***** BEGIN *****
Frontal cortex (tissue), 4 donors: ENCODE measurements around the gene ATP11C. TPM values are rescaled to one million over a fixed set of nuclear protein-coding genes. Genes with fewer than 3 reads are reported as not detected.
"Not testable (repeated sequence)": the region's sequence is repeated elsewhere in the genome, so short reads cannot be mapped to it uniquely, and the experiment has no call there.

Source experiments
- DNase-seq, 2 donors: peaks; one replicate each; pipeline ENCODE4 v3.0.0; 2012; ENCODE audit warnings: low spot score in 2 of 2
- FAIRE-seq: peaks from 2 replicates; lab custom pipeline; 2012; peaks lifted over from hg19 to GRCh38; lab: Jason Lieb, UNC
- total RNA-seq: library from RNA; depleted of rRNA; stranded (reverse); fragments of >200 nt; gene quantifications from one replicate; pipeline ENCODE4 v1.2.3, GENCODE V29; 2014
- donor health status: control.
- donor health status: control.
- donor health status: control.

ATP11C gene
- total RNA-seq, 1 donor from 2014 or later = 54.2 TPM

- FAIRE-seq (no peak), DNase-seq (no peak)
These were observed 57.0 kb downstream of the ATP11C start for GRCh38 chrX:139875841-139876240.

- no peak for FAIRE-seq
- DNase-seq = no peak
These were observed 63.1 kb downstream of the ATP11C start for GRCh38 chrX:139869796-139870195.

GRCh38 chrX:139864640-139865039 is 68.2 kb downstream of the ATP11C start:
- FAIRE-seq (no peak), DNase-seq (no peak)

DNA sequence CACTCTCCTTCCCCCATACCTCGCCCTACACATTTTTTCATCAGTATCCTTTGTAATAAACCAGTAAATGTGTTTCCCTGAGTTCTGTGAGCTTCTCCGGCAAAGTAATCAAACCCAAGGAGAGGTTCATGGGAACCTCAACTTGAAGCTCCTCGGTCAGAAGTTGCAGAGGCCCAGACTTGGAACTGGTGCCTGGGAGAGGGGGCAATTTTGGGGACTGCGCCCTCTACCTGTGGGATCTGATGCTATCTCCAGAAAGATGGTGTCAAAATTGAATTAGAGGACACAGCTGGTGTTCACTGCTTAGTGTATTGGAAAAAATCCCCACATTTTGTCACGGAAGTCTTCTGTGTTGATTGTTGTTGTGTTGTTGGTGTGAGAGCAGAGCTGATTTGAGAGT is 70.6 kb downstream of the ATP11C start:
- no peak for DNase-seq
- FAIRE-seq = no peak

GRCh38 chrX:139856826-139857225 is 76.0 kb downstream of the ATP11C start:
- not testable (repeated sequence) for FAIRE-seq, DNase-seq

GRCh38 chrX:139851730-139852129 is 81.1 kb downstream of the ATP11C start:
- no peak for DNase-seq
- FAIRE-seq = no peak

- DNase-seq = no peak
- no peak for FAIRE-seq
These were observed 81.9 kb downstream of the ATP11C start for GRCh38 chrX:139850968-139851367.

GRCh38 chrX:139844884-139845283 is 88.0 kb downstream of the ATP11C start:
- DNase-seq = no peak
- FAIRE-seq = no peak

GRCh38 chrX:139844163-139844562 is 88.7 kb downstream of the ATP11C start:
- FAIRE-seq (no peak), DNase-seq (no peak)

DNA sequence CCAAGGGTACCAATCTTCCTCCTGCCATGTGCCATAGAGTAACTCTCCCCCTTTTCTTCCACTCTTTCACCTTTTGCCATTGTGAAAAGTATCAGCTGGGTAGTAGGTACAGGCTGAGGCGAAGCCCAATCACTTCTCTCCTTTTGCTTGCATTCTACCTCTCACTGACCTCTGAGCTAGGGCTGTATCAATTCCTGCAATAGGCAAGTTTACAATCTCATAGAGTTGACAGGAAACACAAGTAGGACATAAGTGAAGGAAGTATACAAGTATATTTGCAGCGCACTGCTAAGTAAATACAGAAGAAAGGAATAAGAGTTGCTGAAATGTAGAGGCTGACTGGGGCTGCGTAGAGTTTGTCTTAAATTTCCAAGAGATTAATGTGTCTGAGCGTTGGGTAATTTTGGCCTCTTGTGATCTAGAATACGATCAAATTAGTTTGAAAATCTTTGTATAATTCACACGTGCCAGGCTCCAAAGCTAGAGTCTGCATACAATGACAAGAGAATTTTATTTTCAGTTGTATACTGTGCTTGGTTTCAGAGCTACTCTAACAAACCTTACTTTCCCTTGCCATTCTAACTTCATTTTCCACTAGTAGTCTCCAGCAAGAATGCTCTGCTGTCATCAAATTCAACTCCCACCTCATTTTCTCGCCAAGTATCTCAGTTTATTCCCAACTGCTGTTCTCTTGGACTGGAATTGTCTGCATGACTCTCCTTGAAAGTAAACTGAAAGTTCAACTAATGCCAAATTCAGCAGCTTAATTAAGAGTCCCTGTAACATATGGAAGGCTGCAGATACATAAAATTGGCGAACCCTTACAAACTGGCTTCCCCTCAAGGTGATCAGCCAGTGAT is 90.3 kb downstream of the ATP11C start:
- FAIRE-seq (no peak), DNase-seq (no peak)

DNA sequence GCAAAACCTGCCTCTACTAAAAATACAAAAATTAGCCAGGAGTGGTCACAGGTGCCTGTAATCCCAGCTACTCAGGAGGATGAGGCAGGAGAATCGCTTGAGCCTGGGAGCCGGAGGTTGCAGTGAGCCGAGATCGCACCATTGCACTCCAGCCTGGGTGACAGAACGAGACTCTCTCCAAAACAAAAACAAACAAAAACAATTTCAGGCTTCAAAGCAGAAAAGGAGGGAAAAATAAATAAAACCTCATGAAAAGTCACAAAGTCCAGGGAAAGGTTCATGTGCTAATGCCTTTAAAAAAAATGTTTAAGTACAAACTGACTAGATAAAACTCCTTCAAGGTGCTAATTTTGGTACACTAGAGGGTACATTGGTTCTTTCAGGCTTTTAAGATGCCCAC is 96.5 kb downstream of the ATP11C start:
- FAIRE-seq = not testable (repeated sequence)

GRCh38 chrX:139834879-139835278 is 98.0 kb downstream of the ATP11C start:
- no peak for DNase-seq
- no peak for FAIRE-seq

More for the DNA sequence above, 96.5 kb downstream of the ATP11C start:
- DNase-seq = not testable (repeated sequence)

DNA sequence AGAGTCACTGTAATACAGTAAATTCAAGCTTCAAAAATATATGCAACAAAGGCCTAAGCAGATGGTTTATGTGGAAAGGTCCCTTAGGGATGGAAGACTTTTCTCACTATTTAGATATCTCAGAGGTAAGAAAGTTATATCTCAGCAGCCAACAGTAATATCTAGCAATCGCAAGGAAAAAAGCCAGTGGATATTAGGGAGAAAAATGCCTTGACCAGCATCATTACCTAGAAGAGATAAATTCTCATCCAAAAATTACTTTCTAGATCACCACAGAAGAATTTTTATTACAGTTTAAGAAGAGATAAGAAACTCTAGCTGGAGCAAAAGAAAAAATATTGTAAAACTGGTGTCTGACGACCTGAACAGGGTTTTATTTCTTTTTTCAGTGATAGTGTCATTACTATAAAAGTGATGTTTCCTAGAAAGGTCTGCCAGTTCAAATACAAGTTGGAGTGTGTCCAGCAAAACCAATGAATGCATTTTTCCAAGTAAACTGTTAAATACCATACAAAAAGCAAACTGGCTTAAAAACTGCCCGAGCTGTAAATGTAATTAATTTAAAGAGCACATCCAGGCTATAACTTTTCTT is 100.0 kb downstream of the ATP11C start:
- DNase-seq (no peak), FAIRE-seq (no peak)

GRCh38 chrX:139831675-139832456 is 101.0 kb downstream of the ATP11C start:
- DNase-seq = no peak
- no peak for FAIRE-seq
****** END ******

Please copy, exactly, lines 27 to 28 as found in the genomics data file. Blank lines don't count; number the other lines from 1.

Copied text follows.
- DNase-seq = no peak
- no peak for FAIRE-seq